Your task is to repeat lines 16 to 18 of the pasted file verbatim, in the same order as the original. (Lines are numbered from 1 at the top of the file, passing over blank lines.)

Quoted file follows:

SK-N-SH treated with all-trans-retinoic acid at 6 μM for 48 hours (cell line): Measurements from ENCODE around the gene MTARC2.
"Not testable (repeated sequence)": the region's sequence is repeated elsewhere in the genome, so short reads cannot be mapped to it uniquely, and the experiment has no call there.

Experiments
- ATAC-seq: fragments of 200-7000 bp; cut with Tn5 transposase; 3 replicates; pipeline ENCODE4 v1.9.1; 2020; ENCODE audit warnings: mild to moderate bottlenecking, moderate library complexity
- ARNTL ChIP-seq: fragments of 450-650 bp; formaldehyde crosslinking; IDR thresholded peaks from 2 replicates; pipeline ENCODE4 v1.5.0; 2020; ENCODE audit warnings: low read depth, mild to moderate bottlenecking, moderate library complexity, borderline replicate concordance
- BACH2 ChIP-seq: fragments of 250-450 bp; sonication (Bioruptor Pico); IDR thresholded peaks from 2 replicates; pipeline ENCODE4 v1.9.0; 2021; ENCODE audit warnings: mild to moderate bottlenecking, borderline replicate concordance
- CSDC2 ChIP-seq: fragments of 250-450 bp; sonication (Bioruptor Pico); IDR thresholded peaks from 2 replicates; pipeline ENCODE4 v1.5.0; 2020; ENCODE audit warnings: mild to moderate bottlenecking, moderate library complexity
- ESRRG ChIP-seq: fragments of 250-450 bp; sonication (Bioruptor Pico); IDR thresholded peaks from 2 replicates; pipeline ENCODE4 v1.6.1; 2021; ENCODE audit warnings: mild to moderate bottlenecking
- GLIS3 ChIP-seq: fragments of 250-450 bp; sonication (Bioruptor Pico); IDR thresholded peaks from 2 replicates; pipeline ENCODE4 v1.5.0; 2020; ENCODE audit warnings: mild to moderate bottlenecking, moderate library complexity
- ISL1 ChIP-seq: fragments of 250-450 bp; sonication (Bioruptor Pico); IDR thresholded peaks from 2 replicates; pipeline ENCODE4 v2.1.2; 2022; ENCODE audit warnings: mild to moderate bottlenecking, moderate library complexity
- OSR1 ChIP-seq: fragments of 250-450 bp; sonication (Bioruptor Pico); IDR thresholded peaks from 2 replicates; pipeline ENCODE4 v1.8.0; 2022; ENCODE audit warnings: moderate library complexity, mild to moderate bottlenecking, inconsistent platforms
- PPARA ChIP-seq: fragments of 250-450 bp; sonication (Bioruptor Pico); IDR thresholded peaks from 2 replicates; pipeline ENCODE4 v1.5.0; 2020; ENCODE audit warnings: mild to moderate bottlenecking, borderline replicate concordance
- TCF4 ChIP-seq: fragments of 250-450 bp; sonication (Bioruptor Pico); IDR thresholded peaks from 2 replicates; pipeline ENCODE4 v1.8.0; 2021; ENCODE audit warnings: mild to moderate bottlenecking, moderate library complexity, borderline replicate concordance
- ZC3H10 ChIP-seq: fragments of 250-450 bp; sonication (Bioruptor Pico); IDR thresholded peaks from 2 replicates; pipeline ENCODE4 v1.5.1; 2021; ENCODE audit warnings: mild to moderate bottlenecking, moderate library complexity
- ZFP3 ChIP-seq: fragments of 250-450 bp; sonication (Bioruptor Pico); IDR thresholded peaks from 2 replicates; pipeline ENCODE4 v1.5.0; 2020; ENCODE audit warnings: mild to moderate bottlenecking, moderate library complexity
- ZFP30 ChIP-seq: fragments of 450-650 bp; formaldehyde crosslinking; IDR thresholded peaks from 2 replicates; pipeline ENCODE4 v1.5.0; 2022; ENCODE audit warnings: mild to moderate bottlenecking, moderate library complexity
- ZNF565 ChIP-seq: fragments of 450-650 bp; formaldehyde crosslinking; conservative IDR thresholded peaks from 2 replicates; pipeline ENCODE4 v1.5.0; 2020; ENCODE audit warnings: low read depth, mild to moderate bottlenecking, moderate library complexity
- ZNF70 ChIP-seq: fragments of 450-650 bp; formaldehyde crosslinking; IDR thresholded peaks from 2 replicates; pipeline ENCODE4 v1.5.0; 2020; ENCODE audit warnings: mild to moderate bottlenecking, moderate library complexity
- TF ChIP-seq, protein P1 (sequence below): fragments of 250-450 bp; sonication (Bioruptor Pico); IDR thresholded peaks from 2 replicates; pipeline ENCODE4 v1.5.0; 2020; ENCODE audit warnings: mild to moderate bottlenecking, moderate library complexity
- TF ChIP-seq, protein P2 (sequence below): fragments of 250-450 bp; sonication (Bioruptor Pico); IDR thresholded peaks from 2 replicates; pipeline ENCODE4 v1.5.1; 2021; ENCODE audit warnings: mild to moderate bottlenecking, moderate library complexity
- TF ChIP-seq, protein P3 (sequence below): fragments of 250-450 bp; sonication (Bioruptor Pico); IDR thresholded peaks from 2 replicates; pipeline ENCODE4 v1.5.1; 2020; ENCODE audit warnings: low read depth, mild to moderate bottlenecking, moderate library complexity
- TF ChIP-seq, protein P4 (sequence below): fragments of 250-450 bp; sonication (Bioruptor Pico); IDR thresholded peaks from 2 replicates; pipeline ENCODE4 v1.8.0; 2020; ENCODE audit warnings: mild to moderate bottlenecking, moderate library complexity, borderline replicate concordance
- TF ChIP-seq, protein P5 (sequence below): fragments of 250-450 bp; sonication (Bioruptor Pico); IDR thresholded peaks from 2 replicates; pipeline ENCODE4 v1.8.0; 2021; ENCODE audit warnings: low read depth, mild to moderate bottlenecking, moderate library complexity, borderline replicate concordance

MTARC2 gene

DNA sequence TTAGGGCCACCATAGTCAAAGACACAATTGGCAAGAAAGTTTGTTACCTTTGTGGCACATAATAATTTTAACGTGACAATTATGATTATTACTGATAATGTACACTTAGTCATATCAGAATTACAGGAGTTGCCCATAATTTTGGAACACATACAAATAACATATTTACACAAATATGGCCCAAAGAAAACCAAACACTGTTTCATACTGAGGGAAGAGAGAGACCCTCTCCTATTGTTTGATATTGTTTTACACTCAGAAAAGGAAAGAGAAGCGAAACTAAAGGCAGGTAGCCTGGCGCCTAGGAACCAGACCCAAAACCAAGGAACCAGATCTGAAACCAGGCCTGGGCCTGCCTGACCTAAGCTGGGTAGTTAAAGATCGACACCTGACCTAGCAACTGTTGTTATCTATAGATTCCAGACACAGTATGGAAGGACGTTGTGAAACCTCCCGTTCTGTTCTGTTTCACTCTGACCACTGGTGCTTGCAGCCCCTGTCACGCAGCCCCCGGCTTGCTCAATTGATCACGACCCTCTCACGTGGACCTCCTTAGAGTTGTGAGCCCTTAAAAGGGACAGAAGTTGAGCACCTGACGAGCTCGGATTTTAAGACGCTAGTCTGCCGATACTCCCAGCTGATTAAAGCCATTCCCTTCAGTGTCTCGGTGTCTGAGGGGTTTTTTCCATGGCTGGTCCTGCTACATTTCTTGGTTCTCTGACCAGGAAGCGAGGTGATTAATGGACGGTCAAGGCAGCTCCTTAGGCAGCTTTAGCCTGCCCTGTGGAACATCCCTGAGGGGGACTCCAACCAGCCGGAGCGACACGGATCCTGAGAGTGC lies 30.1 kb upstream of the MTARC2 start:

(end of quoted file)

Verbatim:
- ZFP30 ChIP-seq: fragments of 450-650 bp; formaldehyde crosslinking; IDR thresholded peaks from 2 replicates; pipeline ENCODE4 v1.5.0; 2022; ENCODE audit warnings: mild to moderate bottlenecking, moderate library complexity
- ZNF565 ChIP-seq: fragments of 450-650 bp; formaldehyde crosslinking; conservative IDR thresholded peaks from 2 replicates; pipeline ENCODE4 v1.5.0; 2020; ENCODE audit warnings: low read depth, mild to moderate bottlenecking, moderate library complexity
- ZNF70 ChIP-seq: fragments of 450-650 bp; formaldehyde crosslinking; IDR thresholded peaks from 2 replicates; pipeline ENCODE4 v1.5.0; 2020; ENCODE audit warnings: mild to moderate bottlenecking, moderate library complexity